angle, which leads to weak ferromagnetic behaviour. In rare earth orthoferrites the magnetic

properties arise due to the super exchange interaction of Fe3+–Fe3+, R3+–R3+ and R3+–Fe3+ via

O2_ ion [6].

SmFeO3 has got high magnetic ordering temperature (TN ~670 K)

[7] and the spin reorientation

transition occurs above the room temperature. The spin reorientation (SR) occurs at a

temperature between TSR1=450K and TSR2=480K, which is the highest spin reorientation

transition temperature of the whole RFeO3 family. The magnetostriction in SFO has a maximum

value near the SR temperature. Since the SR temperature lies above room temperature, SFO is of

particular interest for the magneto electric applications by utilizing its anomalous magnetoelastic

properties near SR temperature.[8]

Structural, electric and magnetic study of Sm based orthoferrites

4

CHAPTER 2

OBJECTIVE OF THE WORK

Recently, intensive research for multiferroic materials, mainly rare earth orthoferrites have been

carried out due to their promising applications in spintronics, sensor and catalysis applications.

Among the rare earth orthoferrites, SmFeO3 has the highest spin reorientation transition

temperature, which is above the room temperature. The functional properties for example

dielectric, magnetic properties etc. of SmFeO3 are sensitive to any change in lattice. Therefore

the doping of different rare earth elements at A or B sites could modify its functional properties.

In the present work we have studied the effect of doping the rare earth element Gadolinium (Gd)

on the structural and functional properties of SmFeO3.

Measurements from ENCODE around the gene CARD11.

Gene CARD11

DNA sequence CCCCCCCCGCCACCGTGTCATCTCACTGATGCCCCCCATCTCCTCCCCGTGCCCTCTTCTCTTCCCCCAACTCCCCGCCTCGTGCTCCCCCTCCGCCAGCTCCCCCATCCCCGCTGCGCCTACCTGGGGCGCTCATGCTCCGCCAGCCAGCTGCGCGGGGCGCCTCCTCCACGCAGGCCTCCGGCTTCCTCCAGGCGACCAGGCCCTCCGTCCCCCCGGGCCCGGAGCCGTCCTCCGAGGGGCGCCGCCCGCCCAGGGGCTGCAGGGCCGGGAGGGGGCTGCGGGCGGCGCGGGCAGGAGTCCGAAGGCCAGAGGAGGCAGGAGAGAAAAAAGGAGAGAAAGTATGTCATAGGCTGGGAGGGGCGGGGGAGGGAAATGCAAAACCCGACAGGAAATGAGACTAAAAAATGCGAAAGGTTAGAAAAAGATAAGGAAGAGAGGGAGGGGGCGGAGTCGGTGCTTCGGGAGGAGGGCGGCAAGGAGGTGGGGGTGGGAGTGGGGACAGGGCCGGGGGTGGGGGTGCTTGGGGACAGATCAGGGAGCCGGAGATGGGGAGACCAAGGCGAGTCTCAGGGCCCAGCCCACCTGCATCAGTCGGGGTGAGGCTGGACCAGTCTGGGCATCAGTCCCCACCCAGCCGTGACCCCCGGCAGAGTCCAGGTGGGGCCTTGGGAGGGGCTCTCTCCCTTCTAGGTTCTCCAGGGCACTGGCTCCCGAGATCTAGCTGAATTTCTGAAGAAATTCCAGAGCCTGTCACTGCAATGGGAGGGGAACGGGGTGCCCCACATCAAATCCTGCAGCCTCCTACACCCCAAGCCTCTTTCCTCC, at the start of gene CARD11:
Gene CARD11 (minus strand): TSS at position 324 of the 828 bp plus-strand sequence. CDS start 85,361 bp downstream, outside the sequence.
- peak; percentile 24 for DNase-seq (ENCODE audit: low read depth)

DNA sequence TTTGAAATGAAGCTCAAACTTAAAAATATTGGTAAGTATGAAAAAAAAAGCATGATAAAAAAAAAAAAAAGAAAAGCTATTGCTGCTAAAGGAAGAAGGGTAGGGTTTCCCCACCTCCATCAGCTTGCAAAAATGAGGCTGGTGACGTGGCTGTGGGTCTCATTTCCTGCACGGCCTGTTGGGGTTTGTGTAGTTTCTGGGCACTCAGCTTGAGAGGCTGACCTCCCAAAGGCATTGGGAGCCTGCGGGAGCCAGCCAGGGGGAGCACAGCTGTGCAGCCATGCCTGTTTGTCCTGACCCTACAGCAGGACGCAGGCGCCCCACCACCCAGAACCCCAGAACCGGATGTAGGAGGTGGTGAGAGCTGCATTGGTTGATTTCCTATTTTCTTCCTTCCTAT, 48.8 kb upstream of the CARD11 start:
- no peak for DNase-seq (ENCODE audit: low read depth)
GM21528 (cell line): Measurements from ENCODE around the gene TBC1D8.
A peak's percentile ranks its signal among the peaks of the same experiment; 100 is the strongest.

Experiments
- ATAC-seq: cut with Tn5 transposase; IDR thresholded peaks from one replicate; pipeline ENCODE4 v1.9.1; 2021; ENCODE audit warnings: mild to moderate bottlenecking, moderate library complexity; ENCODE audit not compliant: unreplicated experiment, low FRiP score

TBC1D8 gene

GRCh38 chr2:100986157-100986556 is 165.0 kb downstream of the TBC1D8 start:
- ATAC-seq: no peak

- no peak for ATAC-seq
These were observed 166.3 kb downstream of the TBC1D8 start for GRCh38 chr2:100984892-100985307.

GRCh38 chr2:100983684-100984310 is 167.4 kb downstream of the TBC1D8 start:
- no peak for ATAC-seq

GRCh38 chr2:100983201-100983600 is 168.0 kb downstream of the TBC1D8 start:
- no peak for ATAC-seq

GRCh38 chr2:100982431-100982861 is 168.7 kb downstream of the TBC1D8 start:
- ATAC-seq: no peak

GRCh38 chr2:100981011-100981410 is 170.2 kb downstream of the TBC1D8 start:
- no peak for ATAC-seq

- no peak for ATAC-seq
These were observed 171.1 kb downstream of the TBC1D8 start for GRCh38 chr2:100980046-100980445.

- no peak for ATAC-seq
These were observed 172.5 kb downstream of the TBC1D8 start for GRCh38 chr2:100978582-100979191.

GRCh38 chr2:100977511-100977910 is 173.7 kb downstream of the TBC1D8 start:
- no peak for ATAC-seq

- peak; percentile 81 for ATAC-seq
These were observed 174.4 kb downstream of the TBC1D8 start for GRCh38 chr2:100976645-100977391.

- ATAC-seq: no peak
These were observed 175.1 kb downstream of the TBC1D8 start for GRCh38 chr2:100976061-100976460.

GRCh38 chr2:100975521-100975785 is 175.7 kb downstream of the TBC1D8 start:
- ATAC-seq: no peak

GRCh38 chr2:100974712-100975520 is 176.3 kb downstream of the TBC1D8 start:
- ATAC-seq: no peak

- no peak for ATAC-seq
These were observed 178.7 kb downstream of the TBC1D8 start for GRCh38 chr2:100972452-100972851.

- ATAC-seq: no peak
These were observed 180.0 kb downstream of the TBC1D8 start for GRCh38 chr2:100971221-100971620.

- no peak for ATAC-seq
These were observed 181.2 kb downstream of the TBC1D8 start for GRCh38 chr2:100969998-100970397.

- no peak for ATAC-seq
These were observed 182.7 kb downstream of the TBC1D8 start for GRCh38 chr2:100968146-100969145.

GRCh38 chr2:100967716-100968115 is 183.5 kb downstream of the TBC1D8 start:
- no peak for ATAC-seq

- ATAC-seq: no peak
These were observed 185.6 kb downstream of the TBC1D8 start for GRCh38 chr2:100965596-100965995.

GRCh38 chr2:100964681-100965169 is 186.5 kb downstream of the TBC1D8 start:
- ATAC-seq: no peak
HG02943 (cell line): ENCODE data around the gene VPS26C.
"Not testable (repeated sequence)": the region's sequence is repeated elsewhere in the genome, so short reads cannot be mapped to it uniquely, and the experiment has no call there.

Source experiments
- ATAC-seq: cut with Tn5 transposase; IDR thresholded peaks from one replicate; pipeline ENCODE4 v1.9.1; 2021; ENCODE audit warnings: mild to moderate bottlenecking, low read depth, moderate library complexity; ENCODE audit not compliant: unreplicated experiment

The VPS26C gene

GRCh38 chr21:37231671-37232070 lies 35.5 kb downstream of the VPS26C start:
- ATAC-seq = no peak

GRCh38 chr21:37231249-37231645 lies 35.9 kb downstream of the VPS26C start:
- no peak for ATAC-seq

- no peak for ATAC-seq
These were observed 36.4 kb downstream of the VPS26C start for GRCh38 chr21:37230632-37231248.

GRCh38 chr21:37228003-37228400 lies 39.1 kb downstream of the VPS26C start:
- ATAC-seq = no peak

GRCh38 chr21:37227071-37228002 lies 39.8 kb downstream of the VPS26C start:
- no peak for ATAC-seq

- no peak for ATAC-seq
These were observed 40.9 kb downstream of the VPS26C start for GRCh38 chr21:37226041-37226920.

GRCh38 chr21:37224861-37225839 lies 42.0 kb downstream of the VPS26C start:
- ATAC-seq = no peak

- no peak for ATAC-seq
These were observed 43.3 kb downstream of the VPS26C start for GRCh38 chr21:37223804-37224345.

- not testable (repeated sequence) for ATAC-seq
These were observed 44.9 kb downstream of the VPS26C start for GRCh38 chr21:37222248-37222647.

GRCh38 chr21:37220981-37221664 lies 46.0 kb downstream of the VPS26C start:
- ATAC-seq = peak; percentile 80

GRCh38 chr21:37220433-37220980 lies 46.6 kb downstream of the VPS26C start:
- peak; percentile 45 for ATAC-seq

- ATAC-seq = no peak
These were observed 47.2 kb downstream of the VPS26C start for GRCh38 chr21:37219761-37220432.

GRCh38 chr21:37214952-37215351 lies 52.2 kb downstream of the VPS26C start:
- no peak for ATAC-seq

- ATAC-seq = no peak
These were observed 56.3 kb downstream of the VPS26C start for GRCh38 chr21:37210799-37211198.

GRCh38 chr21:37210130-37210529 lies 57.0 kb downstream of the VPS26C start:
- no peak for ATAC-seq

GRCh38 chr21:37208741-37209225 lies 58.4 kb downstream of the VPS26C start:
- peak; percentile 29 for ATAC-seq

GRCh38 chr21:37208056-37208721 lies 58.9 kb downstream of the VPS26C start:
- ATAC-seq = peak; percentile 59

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Structural, electric and magnetic study of Sm based orthoferrites

5

CHAPTER 3

LITERATURE REVIEW

As discussed in previous section, different functional properties for example dielectric, magnetic

etc. of SmFeO3 are sensitive. The doping of different rare earth elements at A or B sites could

modify its functional properties. Few examples are described below.

Xiaoxiong Wang et.al (2017) had studied the effects of Er3+doping on the lattice structure”,

magnetic and ferroelectric properties of SmFeO3.Structural analysis of Erbium doped SmFeO3

shows a reduction in the lattice constant .Upon doping “,the smaller ionic radius of Er3+ ions

causes the peaks to shift to higher angles indicating that the interplanar spacing become smaller

and also the distortion become much more significant after doping .Among the rare earth

orthoferrites”,SmFeO3 has got the highest spin reorientation temperature. They also studied the

magnetic properties of Er3+ doped SmFeO3.It was observed from the magnetic hysteresis loop

that the coercive field value increases at low temperatures. [9] The enhancement of coercive field

at low temperature was attributed to exchange interaction between the polycrystalline grains.[10]

An overall increase in magnetic susepctibility and magnetic saturation was observed due to high

spin number of Er3+ion. Ferroelectric measurements were done at room temperature and it was

observed that the ferroelectricity of the system decreased with doping.

Shahid Husain, Ali O. A. Keelani (2017) studied the structural properties of Mn doped

SmFeO3.The samples were prepared by solid state reaction. XRD patterns revealed that the

samples are in single phase and have orthorhombic crystal structure. A slight decrease in lattice